A user, such as a physician, technician, surgeon, electrophysiologist, other clinician, or patient, interacts with programmer 24 to communicate with IMD 16. For example, the user may interact with programmer 24 to retrieve physiological or diagnostic information from IMD 16. A user may also interact with programmer 24 to program IMD 16, e.g., select values for operational parameters of the IMD 16. For example, the user may use programmer 24 to retrieve information from IMD 16 regarding the rhythm of heart 12, trends therein over time, or arrhythmic episodes.

As an example, the user may use programmer 24 to retrieve information from IMD 16 regarding other sensed physiological parameters of patient 14 or information derived from sensed physiological parameters, such as intracardiac or intravascular pressure, activity, posture, tissue oxygen levels, blood oxygen levels, respiration, tissue perfusion, heart sounds, cardiac electrogram (EGM), intracardiac impedance, or thoracic impedance. In some examples, the user may use programmer 24 to retrieve information from IMD 16 regarding the performance or integrity of IMD 16 or other components of system 10A, or a power source of IMD 16. As another example, the user may interact with programmer 24 to program, e.g., select parameters for, therapies provided by IMD 16, such as pacing and, optionally, neurostimulation.

IMD 16 and programmer 24 may communicate via wireless communication using any techniques known in the art. Examples of communication techniques may include, for example, low frequency or radiofrequency (RF) telemetry, but other techniques are also contemplated. In some examples, programmer 24 may include a telemetry head that may be placed proximate to the patient's body near the IMD 16 implant site in order to improve the quality or security of communication between IMD 16 and programmer 24.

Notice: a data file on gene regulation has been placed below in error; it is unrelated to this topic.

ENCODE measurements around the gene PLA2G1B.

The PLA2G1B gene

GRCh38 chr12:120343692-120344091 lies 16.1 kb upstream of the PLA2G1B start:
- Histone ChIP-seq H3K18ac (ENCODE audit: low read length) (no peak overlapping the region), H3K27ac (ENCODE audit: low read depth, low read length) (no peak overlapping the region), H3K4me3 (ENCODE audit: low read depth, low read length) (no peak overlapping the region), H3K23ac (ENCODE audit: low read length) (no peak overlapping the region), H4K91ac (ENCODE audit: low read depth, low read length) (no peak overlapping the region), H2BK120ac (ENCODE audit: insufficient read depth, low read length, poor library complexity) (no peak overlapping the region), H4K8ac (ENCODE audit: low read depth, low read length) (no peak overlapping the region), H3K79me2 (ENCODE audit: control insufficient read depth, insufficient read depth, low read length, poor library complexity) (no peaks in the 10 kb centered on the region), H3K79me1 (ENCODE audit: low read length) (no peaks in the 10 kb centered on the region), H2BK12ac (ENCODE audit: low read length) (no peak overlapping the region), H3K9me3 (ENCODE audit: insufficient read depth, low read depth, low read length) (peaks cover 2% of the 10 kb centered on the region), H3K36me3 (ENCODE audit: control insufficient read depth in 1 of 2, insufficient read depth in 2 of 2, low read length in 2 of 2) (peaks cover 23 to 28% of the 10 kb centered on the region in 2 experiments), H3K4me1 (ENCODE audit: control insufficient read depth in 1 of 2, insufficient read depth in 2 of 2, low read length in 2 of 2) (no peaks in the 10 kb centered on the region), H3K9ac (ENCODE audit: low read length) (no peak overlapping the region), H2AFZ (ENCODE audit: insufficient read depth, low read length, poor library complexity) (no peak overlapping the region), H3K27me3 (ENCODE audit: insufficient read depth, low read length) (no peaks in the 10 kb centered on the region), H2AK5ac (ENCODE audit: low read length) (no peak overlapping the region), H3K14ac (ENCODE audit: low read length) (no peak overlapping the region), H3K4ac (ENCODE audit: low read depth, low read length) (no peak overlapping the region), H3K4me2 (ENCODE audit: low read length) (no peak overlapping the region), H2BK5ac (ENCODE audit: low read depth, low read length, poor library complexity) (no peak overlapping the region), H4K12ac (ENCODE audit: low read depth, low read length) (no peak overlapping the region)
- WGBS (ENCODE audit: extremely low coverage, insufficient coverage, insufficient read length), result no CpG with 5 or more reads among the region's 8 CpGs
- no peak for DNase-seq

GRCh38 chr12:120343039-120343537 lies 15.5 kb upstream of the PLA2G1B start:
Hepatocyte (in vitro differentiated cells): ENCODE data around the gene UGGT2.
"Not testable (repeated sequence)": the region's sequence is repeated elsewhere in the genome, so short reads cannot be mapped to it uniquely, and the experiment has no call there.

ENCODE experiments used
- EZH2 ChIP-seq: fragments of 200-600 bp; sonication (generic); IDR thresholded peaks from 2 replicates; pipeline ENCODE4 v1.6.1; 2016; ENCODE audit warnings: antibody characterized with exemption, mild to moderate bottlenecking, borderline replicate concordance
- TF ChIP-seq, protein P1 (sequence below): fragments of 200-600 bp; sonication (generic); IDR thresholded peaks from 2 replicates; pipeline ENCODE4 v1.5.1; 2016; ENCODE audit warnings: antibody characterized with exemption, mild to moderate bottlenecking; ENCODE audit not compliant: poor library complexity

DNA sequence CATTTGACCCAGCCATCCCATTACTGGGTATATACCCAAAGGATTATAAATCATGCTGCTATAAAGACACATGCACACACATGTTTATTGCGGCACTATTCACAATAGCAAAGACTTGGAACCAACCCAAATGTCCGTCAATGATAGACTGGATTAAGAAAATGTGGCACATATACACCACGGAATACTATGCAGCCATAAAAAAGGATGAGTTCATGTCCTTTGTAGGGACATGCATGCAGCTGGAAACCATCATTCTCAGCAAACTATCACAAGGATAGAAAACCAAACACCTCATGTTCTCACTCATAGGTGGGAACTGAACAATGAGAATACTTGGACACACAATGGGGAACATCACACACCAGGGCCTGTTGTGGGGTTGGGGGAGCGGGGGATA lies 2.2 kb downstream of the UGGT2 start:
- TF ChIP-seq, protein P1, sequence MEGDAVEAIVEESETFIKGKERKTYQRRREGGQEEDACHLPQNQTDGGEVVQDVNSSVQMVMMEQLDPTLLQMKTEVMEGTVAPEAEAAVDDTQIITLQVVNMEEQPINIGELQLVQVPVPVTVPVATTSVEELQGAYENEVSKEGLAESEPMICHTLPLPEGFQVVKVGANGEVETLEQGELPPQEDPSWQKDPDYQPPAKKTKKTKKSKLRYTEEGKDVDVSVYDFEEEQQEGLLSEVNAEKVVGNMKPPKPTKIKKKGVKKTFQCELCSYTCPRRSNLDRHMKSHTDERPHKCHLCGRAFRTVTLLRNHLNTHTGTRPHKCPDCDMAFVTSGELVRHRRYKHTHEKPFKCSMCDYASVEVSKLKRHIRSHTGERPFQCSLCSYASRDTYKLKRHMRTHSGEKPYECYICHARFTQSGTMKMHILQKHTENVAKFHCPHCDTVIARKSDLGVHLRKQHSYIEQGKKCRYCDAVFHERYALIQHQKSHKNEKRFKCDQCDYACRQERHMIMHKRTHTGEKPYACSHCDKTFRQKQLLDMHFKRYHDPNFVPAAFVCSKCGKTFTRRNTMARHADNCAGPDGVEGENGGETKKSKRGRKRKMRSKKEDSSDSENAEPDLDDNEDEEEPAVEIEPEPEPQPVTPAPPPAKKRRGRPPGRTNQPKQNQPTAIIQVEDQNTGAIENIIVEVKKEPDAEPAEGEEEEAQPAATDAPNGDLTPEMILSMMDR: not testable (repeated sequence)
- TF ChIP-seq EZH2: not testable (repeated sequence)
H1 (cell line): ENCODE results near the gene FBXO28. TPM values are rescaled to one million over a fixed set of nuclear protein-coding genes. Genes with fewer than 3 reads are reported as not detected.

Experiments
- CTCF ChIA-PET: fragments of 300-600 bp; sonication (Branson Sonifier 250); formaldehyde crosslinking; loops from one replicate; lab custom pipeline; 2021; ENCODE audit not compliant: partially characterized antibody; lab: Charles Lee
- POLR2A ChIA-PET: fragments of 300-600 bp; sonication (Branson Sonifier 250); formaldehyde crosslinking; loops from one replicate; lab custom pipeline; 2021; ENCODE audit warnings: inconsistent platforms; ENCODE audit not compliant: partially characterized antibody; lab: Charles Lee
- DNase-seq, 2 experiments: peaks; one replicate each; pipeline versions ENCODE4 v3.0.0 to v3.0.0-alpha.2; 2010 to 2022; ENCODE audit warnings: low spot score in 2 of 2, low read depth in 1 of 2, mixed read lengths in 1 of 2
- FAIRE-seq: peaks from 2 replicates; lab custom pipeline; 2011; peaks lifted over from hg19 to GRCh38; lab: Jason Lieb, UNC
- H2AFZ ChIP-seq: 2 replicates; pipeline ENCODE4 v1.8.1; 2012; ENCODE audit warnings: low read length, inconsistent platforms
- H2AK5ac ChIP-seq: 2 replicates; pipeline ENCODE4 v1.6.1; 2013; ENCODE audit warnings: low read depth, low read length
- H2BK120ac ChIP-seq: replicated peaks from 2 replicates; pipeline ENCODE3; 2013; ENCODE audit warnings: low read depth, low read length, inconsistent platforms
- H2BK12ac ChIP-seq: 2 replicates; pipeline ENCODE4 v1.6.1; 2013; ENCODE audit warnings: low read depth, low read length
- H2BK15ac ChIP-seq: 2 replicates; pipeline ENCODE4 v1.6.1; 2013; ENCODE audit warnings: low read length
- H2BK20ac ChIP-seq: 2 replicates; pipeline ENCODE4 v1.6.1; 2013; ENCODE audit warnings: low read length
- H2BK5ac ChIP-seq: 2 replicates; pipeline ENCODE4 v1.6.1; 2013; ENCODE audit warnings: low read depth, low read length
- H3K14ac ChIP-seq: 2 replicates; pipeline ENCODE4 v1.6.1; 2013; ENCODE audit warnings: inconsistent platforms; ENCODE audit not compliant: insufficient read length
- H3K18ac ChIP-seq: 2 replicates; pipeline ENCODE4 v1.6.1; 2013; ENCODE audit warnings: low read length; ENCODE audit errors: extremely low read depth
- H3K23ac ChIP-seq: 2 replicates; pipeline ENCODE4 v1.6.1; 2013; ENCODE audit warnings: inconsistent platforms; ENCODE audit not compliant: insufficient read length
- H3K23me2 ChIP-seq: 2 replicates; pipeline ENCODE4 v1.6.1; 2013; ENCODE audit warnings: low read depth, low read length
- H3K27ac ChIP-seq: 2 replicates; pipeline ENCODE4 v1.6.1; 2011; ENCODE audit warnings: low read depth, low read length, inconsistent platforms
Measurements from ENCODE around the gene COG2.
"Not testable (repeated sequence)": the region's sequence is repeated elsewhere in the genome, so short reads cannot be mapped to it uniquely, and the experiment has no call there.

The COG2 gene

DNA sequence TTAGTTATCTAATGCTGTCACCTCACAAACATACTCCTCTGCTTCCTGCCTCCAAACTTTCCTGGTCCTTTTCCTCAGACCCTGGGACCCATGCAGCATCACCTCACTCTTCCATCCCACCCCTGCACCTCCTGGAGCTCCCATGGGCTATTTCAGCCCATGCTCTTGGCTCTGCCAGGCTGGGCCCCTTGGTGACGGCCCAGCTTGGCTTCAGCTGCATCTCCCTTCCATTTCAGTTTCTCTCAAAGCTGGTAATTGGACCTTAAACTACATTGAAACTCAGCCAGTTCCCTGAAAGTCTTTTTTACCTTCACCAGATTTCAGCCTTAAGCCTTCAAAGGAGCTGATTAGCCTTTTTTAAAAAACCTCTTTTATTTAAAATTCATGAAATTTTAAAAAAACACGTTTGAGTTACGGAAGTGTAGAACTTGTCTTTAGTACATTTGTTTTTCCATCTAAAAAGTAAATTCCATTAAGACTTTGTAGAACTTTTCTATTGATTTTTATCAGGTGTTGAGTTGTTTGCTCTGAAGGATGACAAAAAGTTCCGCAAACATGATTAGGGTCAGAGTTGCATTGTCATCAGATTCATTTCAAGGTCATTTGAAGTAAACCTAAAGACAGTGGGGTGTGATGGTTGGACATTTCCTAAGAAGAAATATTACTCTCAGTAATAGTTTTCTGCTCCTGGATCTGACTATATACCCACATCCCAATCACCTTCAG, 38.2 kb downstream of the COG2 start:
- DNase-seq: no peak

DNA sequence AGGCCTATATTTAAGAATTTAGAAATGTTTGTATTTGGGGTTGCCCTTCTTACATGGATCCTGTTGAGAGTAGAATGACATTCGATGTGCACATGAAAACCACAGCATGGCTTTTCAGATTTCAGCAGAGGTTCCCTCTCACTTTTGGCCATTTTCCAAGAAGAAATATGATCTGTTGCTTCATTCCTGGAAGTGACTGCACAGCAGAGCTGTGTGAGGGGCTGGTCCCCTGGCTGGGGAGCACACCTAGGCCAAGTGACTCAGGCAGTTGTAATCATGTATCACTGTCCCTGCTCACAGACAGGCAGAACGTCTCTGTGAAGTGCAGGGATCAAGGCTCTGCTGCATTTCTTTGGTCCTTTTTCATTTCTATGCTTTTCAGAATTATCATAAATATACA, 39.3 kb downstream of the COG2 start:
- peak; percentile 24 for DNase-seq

Programmer 24, shown and described in more detail below with respect to FIGS. 2-12, includes a computer module and a mating medical device module. The computer module includes a user interface with a touchscreen, and the patient programming module includes telemetry and/or electrodcardiography (ECG) functions of the programmer. The computer module may be configured to store therapy delivery and sensing parameters and history as well as other patient data. The computer module and the medical device module may mate to form a congruent external surface of the programmer.

Distributing the functions of a programmer into a computer module and a medical device module may provide one or more advantages. As one example, the life cycle of a programmer may be significantly greater than the life cycle of computer components used in the manufacture of the programmer. For example, a programmer may include many different computer components such as memory, hard drive, processor, peripheral device interface and other interfaces, battery. By separating the computer module functions from a medical device module that directly interacts with the IMD, the design of the programmer can be more easily changed to include new computer hardware components than if the programmer is a single integrated device. This can reduce the cost of a programmer over the life cycle of a programmer design as well as provide for increased performance of programmers utilizing the same general design but including newly available computer hardware components. If computer components utilized in an initial design of programmer became unavailable, there can be a significant cost to modify the design; however, this cost is mitigated if only the computer module design is modified. For example, medical devices that directly communicate with IMDs may undergo an extensive regulatory approval process. In a programmer having a medical device module separate from a computer module that can only communicate with the IMD via the medical device module, computer hardware upgrades and design changes to computer module may undergo less regulatory scrutiny than computer hardware upgrades and design changes to a unitary programmer.